‘Leave It to Beaver’ Star Jerry Mathers Opened Up About Global Appeal of the Show

by Liz Holland
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To say the 50s sitcom “Leave It To Beaver” is iconic would be an understatement. The series was one of the first primetime sitcom series to be written from a child’s perspective. “Leave It To Beaver” had a beautiful simplicity to it that made it an easy and fun-loving watch.  The program’s creators were radio veterans, so they already had the groundwork and background knowledge they needed to approach creating a television show. Writers Joe Conelly and Bob Mosher say they drew inspiration for the show from the lives’ of their own children. The show illustrated what a typical day was like for the average American boy, and quickly became a hit. 

Decades later, “Leave It To Beaver” continues to be a household favorite all over the world. In 2017, Jerry Mathers, who starred as Beaver Cleaver on the show, made an appearance in Canada to sign autographs and chat with fans while celebrating the 60th anniversary of the show. In an interview at the event, Mathers explained why he thinks the show continues to appeal to audiences globally. “Well It’s kind of a timeless story of a boy growing up in [the] United States of America. It’s things that happened to kids in the 50s, 40s, 30s, they’re still happening today. Happened in the 50s, 60s, 70s, and 80s. So, it’s a timeless story about a child growing up in America,” the actor explains.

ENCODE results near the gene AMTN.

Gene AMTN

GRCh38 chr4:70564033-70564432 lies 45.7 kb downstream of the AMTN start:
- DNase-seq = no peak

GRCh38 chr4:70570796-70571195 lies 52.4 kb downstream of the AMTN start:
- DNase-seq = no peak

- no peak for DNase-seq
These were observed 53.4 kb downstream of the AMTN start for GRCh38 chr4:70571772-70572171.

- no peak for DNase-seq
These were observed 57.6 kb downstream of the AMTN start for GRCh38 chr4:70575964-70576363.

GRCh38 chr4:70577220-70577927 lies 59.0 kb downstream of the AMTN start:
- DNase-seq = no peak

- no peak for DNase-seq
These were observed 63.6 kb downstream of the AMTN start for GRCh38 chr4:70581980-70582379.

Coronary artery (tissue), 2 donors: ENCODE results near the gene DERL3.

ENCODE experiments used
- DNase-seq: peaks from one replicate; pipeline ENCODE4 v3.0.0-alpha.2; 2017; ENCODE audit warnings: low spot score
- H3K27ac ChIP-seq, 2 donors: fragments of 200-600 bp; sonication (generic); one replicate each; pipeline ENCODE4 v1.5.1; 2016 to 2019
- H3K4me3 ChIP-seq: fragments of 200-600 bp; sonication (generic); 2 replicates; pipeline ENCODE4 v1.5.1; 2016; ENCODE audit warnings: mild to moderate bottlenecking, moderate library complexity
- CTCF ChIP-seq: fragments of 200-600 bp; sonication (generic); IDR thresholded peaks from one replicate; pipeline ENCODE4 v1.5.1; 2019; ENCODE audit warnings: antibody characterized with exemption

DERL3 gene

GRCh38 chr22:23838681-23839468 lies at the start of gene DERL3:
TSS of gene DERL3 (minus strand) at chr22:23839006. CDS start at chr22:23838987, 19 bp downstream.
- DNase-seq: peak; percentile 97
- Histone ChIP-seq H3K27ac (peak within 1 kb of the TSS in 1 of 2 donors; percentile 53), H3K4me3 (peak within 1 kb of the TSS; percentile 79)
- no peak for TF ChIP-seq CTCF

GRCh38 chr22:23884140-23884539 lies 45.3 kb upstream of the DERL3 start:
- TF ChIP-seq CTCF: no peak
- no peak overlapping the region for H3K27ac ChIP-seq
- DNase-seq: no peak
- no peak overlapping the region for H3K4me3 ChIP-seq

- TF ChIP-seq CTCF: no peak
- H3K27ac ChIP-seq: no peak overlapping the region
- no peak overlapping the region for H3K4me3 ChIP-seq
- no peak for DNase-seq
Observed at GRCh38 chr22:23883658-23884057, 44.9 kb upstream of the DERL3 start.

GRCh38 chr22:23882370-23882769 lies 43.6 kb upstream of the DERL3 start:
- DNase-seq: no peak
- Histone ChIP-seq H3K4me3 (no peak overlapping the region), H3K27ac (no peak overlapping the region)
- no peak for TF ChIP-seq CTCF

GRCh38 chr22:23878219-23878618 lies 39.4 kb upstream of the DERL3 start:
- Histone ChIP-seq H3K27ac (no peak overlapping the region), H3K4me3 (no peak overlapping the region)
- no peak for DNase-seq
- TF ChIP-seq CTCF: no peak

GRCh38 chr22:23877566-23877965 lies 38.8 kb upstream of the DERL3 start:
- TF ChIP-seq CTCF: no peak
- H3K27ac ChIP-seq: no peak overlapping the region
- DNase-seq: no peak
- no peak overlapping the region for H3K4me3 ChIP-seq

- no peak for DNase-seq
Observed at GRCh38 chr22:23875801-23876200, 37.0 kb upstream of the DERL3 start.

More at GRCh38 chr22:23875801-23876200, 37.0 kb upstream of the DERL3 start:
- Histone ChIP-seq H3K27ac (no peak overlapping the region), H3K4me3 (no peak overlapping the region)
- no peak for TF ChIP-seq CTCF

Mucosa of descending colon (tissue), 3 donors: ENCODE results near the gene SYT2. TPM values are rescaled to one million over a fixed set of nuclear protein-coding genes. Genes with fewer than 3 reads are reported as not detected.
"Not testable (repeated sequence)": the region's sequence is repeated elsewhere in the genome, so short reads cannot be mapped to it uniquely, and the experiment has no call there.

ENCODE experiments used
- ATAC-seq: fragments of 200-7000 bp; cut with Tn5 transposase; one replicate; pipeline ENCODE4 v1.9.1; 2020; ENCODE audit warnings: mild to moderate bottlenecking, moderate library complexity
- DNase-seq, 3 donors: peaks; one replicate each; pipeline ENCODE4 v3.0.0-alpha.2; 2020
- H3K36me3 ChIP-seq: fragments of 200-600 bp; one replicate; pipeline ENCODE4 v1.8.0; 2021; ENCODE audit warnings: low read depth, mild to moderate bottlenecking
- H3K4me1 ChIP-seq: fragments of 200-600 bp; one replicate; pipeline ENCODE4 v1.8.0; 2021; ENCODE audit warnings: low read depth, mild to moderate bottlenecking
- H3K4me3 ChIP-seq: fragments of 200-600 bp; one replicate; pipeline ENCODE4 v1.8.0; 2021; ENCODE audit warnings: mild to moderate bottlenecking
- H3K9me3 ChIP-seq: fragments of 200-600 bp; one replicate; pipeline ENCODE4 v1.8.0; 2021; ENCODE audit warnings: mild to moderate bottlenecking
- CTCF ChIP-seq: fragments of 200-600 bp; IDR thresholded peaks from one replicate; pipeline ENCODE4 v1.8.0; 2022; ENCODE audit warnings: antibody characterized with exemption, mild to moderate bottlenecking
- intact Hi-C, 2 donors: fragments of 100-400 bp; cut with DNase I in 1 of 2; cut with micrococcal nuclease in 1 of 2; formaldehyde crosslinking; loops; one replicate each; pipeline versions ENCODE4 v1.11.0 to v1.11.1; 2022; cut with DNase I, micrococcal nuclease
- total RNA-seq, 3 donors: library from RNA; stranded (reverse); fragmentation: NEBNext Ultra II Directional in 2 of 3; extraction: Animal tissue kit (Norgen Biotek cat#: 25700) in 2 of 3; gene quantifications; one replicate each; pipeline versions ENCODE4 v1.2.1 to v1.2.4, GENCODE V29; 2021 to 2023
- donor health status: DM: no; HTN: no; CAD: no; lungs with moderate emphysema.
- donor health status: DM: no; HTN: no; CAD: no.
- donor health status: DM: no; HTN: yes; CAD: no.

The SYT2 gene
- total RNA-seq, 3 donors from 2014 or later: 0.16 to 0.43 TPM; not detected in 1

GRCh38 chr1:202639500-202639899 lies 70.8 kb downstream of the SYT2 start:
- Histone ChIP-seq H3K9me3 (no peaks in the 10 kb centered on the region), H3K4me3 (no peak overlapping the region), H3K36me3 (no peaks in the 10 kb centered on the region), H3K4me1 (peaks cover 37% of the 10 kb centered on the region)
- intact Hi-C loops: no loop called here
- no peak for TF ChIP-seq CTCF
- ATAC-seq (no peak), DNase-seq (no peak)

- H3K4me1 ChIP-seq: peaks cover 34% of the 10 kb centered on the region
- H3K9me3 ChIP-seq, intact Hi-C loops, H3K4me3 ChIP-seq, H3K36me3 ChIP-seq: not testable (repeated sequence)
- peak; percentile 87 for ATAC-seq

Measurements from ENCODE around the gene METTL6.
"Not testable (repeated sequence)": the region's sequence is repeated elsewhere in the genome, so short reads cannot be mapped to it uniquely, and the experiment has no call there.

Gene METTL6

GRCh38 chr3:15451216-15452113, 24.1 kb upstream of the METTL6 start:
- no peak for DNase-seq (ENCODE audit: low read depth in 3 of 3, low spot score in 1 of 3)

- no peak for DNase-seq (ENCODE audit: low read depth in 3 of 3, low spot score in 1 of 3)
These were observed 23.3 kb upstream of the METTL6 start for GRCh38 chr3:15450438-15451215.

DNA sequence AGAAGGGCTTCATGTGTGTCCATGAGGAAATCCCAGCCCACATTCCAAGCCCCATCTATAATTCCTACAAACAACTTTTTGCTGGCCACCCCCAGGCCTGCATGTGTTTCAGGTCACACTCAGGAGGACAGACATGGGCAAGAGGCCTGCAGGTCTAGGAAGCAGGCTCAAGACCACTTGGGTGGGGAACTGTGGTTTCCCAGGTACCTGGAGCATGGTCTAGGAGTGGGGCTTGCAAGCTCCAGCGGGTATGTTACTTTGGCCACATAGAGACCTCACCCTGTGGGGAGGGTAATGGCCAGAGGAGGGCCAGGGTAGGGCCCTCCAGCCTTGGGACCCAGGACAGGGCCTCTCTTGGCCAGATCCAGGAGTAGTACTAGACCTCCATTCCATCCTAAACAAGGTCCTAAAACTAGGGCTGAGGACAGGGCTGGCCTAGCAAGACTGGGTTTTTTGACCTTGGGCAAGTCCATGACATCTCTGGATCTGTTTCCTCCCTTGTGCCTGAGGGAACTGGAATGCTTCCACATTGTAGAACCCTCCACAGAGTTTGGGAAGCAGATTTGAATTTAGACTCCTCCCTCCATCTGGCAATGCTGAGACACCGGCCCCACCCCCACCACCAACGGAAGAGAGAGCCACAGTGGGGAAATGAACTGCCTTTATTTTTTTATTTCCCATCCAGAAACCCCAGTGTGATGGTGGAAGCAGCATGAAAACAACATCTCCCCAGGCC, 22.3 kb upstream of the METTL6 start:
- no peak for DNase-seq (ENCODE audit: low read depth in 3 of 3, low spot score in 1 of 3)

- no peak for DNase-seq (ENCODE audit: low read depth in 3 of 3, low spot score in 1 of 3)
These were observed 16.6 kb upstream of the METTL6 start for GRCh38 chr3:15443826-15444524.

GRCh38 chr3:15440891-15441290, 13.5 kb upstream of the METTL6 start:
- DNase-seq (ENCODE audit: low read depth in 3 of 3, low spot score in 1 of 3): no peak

Why ‘Leave It To Beaver’ Is So Widely Loved, According To Jerry Mathers

He continues, “You have Wally (Tony Dow), who was [Beaver’s] big brother, who really knows the ropes and kind of guides him through. You have Eddie Haskell (Ken Osmond), he’s–not the villain–but he’s kind of the ‘wise guy’ that always gets Beaver in trouble.” Mathers declares, “I think it’s something all children can relate to. Everyone knows what it’s like to be the little kid, and have your parents tell you to do something and maybe you don’t want to. A lot of them have a friend like Larry who’s always telling you, ‘Your parents told you to do that, but this’ll be a lot more fun.’ So it’s kind of a timeless story about America, but [also] about kids growing up all over the world, and it plays all over the world.”

“Leave It To Beaver” being such a widely loved program certainly has its perks. Mathers explained what it is that makes him continue to enjoy meeting with fans years after the show ended. “Well y’know, the main reason is a lot of people are very, very happy to see me,” Mather said. “And, it’s very interesting to talk about a show that ran in 1957, and is still popular. It’s the longest running show in television history, it’s been on the air since October 1957, continuously… It plays in 47 languages all over the world. So, it’s a worldwide phenomenon. It’s just really nice, I go places all over the world.”

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